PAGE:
WordPress.org

Make WordPress Core

Opened 2 years ago

Last modified 2 years ago

#42045 new defect (bug)

@expectedIncorrectUsage annotation fails under specific scenerio

Reported by: thekt12 Owned by:
Milestone: Awaiting Review Priority: normal
Severity: normal Version:
Component: Build/Test Tools Keywords: close
Focuses: Cc:
PR Number:

Description

Suppose if there is test case(the function with @expectedIncorrectUsage annotation above it) with two functions where one of the function doesn't make any call to _doing_it_wrong whereas other function makes more than one call to _doing_it_wrong.

as The expected result is

FAILURES!
Tests: 1, Assertions: 2, Failures: 1.

But it returns

OK (1 test, 2 assertions)

The @expectedIncorrectUsage should check if each function has made a call to the _doing_it_wrong instead of checking the number of time _doing_it_wrong was called in a test case and mapping it to the number of assertion


Earlier Reported Case:
https://core.trac.wordpress.org/ticket/42040#comment:7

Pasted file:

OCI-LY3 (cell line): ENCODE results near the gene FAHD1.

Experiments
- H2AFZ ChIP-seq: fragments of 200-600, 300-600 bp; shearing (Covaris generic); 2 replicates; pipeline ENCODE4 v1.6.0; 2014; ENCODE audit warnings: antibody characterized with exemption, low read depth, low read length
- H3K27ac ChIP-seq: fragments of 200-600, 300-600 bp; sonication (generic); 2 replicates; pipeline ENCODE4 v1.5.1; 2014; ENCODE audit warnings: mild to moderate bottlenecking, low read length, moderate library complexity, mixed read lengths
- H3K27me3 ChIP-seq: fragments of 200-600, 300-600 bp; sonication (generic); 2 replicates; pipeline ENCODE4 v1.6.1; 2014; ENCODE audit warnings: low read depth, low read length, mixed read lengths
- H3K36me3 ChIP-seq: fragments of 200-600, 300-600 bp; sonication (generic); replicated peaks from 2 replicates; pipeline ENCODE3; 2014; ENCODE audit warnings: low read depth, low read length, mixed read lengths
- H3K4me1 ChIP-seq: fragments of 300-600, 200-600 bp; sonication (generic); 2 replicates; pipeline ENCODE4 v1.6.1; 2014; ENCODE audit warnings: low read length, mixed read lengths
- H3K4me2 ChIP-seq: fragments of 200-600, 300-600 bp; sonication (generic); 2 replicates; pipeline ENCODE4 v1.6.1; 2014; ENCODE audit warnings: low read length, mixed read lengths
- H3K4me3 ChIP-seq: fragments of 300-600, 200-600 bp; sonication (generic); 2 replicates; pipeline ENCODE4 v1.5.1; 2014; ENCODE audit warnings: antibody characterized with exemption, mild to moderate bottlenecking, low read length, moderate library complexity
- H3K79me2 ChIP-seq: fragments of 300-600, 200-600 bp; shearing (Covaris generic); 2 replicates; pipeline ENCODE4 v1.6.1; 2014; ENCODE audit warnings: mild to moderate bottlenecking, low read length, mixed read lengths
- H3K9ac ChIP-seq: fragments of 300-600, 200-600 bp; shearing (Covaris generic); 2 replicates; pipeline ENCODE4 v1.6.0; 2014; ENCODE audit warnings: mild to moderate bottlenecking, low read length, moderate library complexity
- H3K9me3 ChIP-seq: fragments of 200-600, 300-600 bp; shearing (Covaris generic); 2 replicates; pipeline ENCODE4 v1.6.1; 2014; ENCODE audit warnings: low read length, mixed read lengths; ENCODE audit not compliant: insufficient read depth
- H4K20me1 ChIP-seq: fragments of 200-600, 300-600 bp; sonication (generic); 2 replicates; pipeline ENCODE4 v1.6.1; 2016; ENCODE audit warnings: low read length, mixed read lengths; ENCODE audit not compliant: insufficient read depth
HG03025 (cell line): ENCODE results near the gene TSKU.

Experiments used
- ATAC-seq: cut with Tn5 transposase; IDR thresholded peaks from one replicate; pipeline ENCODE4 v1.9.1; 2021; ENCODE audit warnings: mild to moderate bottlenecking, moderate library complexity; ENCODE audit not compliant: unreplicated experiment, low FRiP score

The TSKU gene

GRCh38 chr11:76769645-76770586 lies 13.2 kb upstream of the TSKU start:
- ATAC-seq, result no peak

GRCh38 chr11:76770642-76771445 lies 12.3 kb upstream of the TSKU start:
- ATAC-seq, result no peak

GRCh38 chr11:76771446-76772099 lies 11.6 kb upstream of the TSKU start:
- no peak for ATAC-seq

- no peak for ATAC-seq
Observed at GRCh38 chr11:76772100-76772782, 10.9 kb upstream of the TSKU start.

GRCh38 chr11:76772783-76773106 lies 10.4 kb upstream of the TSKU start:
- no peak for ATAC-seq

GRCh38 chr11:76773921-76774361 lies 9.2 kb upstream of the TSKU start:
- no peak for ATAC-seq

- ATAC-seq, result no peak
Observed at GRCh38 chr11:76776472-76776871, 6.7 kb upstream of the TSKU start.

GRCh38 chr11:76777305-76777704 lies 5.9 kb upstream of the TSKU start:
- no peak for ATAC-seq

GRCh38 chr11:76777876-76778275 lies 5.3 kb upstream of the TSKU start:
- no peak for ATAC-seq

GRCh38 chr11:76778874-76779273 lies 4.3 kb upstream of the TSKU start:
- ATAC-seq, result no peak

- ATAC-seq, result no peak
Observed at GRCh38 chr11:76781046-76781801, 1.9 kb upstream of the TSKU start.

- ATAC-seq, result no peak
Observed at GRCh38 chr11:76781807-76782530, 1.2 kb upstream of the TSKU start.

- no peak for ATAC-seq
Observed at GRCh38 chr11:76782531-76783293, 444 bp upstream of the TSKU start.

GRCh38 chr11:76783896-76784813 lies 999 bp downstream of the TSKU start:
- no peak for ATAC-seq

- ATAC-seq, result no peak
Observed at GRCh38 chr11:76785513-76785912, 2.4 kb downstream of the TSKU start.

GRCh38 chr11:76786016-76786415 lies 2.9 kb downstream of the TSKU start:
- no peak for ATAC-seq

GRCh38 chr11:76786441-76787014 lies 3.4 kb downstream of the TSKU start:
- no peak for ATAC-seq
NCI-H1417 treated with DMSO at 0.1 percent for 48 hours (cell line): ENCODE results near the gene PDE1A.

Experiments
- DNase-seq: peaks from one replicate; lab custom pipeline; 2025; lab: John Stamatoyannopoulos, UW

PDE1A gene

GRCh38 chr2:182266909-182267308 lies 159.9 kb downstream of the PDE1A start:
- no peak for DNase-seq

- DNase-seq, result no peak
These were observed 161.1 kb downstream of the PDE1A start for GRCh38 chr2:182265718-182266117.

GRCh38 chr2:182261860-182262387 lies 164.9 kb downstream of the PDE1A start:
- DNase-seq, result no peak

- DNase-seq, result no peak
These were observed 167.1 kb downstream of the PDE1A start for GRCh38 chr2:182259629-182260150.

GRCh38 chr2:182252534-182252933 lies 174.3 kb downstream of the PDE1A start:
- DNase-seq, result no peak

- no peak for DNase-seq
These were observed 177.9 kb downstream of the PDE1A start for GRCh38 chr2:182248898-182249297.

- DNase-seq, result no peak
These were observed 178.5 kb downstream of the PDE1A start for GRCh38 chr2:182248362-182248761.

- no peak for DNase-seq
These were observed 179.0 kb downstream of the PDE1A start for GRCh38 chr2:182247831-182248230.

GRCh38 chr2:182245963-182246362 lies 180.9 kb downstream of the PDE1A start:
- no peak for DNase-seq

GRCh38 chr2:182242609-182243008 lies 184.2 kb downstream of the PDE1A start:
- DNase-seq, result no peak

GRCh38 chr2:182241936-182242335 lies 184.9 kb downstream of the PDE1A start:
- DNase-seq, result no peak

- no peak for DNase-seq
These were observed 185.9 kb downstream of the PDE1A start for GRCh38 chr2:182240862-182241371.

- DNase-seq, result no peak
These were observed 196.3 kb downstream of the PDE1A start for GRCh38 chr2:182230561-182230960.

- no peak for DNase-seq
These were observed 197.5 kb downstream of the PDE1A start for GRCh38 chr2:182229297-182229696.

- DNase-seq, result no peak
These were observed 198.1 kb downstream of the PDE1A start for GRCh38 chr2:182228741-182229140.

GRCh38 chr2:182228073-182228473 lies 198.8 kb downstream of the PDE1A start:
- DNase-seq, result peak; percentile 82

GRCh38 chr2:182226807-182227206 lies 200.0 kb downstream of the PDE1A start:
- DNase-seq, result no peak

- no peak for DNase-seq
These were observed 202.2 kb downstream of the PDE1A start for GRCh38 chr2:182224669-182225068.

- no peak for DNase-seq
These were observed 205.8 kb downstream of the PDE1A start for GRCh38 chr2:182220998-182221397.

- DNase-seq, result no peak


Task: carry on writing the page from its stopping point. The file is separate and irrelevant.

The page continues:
Change History (3)

#1 @swissspidy
2 years ago

  • Component changed from General to Build/Test Tools
  • Version trunk deleted

My advice is usually to only write one assertion per test. When you have multiple assertions per test method it's just harder to debug and not very readable. If you'd do that in #42040, you don't run into this problem.

I don't think we should encourage having multiple assertions per test by "fixing" the @expectedIncorrectUsage annotation.

#2 @thekt12
2 years ago

@swissspidy yes one test case per assertion will definitely solve this issue, but i still don't have a way to check if the call to _doing_it_wrong was made from my part of snippet or not.

Also, I feel @expectedIncorrectUsage needs to be fixed as there is a chance that other developer will be able to write failed test cases and still make it look okay. Or if we can make one assetion per test as a testing standard in wordpess and scripts should be written to ensure that. But the later will involve most of the test already present to be broken down and re written to different test functions.

#3 @johnbillion
2 years ago

  • Keywords close added

This isn't really any different from PHPUnit's built-in expectedException functionality. There's no way to assert exactly which part of the code threw the exception. The best way to tackle this is to write small, tightly focused tests to minimise the chance that the unexpected usage is triggered elsewhere.

Note: See TracTickets for help on using tickets.